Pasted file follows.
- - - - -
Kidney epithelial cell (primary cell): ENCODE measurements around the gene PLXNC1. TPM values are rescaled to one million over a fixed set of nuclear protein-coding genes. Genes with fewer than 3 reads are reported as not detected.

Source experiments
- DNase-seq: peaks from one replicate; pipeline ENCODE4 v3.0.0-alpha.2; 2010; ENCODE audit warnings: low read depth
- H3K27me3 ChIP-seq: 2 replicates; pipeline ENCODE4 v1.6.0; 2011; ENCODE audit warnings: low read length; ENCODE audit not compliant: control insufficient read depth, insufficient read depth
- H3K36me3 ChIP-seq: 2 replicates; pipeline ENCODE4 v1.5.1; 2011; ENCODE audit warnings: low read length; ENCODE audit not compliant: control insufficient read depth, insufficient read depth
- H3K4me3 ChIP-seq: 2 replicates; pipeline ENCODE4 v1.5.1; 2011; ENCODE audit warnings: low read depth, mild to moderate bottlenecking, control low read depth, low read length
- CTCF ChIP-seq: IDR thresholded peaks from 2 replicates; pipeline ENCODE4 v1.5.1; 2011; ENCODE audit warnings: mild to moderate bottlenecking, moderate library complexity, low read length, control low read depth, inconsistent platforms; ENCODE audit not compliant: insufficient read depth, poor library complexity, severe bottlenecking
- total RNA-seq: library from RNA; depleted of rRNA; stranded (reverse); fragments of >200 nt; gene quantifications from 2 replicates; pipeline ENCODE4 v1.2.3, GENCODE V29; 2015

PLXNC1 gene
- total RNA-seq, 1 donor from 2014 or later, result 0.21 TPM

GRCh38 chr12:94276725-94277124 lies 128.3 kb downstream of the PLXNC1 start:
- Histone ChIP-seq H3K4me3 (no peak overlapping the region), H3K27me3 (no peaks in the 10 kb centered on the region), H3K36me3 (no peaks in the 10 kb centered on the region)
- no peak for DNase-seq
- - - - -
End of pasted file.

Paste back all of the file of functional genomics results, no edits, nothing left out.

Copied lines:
Kidney epithelial cell (primary cell): ENCODE measurements around the gene PLXNC1. TPM values are rescaled to one million over a fixed set of nuclear protein-coding genes. Genes with fewer than 3 reads are reported as not detected.

Source experiments
- DNase-seq: peaks from one replicate; pipeline ENCODE4 v3.0.0-alpha.2; 2010; ENCODE audit warnings: low read depth
- H3K27me3 ChIP-seq: 2 replicates; pipeline ENCODE4 v1.6.0; 2011; ENCODE audit warnings: low read length; ENCODE audit not compliant: control insufficient read depth, insufficient read depth
- H3K36me3 ChIP-seq: 2 replicates; pipeline ENCODE4 v1.5.1; 2011; ENCODE audit warnings: low read length; ENCODE audit not compliant: control insufficient read depth, insufficient read depth
- H3K4me3 ChIP-seq: 2 replicates; pipeline ENCODE4 v1.5.1; 2011; ENCODE audit warnings: low read depth, mild to moderate bottlenecking, control low read depth, low read length
- CTCF ChIP-seq: IDR thresholded peaks from 2 replicates; pipeline ENCODE4 v1.5.1; 2011; ENCODE audit warnings: mild to moderate bottlenecking, moderate library complexity, low read length, control low read depth, inconsistent platforms; ENCODE audit not compliant: insufficient read depth, poor library complexity, severe bottlenecking
- total RNA-seq: library from RNA; depleted of rRNA; stranded (reverse); fragments of >200 nt; gene quantifications from 2 replicates; pipeline ENCODE4 v1.2.3, GENCODE V29; 2015

PLXNC1 gene
- total RNA-seq, 1 donor from 2014 or later, result 0.21 TPM

GRCh38 chr12:94276725-94277124 lies 128.3 kb downstream of the PLXNC1 start:
- Histone ChIP-seq H3K4me3 (no peak overlapping the region), H3K27me3 (no peaks in the 10 kb centered on the region), H3K36me3 (no peaks in the 10 kb centered on the region)
- no peak for DNase-seq